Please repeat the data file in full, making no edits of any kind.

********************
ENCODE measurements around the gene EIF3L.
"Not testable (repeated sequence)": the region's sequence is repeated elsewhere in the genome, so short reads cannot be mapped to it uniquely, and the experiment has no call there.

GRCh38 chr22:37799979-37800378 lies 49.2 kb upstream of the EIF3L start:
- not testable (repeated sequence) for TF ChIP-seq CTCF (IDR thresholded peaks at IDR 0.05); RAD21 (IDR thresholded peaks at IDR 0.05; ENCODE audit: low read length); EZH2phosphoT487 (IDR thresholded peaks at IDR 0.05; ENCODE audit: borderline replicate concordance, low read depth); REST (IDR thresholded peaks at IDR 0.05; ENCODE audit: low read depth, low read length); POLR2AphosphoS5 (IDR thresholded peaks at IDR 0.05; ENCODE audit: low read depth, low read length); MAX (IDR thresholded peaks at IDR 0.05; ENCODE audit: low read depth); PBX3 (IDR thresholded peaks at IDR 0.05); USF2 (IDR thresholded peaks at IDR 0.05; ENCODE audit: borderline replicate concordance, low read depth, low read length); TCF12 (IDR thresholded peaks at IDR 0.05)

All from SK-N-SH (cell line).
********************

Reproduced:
ENCODE measurements around the gene EIF3L.
"Not testable (repeated sequence)": the region's sequence is repeated elsewhere in the genome, so short reads cannot be mapped to it uniquely, and the experiment has no call there.

GRCh38 chr22:37799979-37800378 lies 49.2 kb upstream of the EIF3L start:
- not testable (repeated sequence) for TF ChIP-seq CTCF (IDR thresholded peaks at IDR 0.05); RAD21 (IDR thresholded peaks at IDR 0.05; ENCODE audit: low read length); EZH2phosphoT487 (IDR thresholded peaks at IDR 0.05; ENCODE audit: borderline replicate concordance, low read depth); REST (IDR thresholded peaks at IDR 0.05; ENCODE audit: low read depth, low read length); POLR2AphosphoS5 (IDR thresholded peaks at IDR 0.05; ENCODE audit: low read depth, low read length); MAX (IDR thresholded peaks at IDR 0.05; ENCODE audit: low read depth); PBX3 (IDR thresholded peaks at IDR 0.05); USF2 (IDR thresholded peaks at IDR 0.05; ENCODE audit: borderline replicate concordance, low read depth, low read length); TCF12 (IDR thresholded peaks at IDR 0.05)

All from SK-N-SH (cell line).